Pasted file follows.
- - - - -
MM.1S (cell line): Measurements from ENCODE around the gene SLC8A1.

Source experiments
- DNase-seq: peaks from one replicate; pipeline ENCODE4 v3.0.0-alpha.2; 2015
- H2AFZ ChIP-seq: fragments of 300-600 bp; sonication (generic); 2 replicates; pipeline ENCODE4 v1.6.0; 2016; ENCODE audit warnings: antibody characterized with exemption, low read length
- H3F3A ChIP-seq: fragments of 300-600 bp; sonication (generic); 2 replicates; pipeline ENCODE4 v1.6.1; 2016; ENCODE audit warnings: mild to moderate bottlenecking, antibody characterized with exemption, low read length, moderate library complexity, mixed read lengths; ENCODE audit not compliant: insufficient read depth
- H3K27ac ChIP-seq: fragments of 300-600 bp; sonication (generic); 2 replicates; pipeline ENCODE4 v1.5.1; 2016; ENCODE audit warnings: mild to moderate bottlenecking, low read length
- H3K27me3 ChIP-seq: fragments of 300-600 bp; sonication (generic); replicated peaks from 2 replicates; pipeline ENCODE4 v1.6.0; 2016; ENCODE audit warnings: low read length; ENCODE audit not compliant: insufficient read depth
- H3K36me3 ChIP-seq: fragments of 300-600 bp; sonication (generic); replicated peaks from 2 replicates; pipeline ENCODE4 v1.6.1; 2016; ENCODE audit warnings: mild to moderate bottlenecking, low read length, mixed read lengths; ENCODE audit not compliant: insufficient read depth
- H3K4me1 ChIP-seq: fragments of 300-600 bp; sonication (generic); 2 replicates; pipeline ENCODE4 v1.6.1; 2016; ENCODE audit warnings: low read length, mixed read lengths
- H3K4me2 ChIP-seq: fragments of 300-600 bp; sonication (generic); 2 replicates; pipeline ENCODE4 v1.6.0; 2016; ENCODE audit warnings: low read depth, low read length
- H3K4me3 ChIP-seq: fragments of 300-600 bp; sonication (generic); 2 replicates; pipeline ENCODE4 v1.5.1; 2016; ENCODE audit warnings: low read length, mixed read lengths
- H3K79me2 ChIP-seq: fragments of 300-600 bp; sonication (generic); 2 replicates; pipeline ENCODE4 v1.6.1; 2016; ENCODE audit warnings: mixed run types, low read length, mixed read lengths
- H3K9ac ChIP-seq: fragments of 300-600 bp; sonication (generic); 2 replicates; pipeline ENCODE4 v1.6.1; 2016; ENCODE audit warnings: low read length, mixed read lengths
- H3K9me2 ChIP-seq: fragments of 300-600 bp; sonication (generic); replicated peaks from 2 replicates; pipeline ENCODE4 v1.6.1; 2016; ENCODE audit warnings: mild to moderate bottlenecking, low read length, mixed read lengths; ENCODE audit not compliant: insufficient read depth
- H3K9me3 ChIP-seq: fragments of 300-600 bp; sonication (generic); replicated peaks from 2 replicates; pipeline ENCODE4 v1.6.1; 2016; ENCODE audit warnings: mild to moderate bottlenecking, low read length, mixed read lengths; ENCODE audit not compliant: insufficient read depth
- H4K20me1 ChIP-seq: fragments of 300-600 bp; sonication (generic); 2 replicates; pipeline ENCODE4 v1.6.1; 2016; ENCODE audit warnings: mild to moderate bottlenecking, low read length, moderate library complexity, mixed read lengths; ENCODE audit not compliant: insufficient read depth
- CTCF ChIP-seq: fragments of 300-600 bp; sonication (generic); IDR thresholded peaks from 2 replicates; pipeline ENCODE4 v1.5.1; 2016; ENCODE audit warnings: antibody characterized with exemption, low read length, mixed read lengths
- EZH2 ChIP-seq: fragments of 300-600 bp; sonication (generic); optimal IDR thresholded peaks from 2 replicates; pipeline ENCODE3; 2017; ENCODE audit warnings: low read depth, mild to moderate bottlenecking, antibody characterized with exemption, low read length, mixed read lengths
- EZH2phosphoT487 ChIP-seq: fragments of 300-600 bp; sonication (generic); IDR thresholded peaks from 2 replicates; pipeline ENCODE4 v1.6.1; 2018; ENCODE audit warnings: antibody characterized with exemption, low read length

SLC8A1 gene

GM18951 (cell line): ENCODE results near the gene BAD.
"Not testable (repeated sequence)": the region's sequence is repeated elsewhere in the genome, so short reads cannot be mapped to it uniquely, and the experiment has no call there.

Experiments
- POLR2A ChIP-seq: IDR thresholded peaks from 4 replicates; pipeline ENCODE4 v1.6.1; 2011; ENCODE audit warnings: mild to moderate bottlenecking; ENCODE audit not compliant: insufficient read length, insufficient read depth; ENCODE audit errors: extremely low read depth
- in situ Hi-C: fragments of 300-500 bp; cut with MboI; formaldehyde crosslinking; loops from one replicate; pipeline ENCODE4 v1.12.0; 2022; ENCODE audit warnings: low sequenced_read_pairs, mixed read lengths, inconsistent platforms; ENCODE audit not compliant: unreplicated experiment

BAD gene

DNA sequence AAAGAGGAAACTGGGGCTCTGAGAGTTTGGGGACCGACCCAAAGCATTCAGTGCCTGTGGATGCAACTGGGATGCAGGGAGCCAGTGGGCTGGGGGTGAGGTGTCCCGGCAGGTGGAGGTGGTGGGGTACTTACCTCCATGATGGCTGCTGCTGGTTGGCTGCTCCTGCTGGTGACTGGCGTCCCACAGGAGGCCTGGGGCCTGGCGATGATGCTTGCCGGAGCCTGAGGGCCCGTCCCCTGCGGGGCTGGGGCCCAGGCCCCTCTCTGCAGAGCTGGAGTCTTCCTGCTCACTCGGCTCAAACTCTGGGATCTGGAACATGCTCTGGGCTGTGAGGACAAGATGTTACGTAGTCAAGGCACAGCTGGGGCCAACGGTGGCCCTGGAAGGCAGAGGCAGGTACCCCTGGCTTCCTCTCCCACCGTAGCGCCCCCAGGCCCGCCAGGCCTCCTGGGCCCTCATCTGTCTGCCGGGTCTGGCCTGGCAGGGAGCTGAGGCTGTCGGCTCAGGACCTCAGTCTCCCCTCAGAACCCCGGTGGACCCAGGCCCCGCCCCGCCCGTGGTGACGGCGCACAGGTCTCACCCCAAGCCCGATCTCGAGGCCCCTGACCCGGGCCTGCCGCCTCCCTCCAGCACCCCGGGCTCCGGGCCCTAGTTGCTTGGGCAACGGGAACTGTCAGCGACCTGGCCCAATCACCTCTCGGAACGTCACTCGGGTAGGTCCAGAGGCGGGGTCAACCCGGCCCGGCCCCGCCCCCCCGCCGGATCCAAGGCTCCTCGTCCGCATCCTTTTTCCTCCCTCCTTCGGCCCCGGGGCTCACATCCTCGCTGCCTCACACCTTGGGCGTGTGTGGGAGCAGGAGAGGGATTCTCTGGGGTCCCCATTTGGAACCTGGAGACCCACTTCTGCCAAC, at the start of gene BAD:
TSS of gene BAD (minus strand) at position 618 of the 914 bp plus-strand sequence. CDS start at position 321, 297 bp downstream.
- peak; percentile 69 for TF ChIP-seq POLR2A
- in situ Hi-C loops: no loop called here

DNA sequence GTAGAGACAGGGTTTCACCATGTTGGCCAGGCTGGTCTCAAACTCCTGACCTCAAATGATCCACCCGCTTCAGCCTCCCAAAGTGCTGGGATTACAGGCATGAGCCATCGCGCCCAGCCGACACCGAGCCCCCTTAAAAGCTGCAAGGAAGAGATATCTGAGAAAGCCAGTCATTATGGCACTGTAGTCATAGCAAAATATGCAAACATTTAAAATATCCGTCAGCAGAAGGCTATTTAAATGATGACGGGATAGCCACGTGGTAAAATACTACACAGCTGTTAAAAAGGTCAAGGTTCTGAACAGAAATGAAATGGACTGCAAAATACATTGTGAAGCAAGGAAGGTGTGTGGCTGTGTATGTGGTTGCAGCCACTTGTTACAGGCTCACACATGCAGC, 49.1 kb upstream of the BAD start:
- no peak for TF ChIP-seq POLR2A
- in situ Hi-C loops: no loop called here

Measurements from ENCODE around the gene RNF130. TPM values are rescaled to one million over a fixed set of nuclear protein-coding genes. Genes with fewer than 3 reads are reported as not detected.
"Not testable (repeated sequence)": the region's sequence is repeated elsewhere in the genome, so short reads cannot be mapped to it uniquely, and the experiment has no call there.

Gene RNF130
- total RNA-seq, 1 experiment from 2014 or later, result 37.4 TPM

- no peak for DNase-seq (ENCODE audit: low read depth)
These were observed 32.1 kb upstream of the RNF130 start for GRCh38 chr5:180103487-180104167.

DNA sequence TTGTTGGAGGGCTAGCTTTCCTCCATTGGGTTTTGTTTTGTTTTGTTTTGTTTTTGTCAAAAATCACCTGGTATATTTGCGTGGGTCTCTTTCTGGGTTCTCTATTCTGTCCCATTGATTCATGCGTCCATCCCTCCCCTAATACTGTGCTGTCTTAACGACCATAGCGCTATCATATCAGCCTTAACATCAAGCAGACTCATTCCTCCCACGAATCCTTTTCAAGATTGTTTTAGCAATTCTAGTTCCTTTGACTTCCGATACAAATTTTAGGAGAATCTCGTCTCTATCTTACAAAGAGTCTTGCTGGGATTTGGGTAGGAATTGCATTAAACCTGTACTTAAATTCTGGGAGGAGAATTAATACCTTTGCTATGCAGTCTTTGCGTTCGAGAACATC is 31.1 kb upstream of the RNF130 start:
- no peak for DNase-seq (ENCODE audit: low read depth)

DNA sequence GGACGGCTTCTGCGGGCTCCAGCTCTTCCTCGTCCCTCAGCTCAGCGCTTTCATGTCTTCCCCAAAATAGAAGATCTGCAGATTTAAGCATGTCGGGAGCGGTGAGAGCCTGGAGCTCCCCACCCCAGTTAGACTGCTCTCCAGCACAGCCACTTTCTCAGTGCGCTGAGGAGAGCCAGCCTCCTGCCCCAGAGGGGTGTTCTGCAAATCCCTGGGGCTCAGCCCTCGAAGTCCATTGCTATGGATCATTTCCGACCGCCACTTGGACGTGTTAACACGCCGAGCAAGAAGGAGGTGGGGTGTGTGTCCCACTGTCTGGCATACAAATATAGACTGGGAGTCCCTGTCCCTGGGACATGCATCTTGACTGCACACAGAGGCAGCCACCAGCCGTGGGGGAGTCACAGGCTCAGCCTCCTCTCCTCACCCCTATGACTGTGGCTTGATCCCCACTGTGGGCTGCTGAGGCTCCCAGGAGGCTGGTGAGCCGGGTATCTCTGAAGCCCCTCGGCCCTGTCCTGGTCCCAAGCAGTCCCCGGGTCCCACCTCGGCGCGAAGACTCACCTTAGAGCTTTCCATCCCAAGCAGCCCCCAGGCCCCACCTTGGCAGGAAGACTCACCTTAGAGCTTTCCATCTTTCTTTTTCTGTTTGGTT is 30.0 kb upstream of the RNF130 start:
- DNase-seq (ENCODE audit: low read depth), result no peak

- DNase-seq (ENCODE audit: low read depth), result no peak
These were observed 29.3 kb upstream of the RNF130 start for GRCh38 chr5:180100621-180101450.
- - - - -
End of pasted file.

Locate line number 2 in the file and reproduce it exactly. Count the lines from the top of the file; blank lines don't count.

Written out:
Source experiments